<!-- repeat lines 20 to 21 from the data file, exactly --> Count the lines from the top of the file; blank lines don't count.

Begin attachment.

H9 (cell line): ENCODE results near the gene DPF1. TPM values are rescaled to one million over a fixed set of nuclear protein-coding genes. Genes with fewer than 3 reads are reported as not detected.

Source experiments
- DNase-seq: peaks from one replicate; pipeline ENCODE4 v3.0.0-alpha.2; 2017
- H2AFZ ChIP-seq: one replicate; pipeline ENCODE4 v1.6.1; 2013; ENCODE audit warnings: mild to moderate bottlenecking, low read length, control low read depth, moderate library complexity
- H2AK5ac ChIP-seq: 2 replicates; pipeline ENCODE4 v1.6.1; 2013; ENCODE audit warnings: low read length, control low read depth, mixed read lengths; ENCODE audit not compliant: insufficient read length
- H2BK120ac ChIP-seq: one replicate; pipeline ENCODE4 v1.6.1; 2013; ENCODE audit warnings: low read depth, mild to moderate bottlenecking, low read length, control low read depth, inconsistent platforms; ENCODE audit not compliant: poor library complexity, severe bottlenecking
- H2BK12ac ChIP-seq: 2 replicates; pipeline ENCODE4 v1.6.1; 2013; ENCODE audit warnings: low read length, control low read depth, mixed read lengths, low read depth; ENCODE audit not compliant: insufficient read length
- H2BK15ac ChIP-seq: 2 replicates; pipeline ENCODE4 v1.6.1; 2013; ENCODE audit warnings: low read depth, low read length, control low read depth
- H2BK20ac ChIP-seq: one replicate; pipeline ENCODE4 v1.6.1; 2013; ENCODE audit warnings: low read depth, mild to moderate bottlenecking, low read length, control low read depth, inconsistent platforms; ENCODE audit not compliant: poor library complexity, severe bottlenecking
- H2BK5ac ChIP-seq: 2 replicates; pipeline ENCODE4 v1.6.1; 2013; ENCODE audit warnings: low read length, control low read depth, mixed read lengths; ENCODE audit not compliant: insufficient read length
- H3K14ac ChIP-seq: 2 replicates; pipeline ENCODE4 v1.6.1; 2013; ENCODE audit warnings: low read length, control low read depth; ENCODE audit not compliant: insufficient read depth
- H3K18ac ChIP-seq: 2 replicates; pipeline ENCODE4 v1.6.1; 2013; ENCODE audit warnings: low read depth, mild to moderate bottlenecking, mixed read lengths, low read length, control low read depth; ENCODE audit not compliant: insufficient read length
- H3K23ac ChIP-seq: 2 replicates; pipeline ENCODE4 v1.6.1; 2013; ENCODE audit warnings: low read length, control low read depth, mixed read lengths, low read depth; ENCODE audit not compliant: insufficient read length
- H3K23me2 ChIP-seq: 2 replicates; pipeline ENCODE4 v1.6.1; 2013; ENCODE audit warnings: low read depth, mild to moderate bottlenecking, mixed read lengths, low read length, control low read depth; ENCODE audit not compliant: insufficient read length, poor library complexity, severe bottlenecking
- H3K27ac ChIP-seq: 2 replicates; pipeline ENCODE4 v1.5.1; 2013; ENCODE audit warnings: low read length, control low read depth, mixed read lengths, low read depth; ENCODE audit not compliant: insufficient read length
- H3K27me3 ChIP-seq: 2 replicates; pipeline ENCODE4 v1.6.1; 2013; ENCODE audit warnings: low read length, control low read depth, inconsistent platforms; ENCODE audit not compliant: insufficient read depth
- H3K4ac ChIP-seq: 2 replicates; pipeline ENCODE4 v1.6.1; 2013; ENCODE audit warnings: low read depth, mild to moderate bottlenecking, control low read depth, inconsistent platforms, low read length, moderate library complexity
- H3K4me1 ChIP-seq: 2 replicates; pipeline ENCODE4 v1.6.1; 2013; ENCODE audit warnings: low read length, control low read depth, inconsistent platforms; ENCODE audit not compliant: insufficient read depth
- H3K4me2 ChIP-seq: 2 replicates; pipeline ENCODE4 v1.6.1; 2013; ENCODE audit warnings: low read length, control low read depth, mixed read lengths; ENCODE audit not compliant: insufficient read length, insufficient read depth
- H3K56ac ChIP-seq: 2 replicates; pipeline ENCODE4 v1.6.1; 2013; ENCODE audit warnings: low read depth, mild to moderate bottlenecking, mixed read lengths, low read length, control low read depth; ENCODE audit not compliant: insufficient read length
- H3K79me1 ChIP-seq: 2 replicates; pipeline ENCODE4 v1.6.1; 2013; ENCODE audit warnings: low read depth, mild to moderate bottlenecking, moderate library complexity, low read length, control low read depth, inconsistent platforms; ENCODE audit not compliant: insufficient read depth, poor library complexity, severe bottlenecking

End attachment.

- H3K56ac ChIP-seq: 2 replicates; pipeline ENCODE4 v1.6.1; 2013; ENCODE audit warnings: low read depth, mild to moderate bottlenecking, mixed read lengths, low read length, control low read depth; ENCODE audit not compliant: insufficient read length
- H3K79me1 ChIP-seq: 2 replicates; pipeline ENCODE4 v1.6.1; 2013; ENCODE audit warnings: low read depth, mild to moderate bottlenecking, moderate library complexity, low read length, control low read depth, inconsistent platforms; ENCODE audit not compliant: insufficient read depth, poor library complexity, severe bottlenecking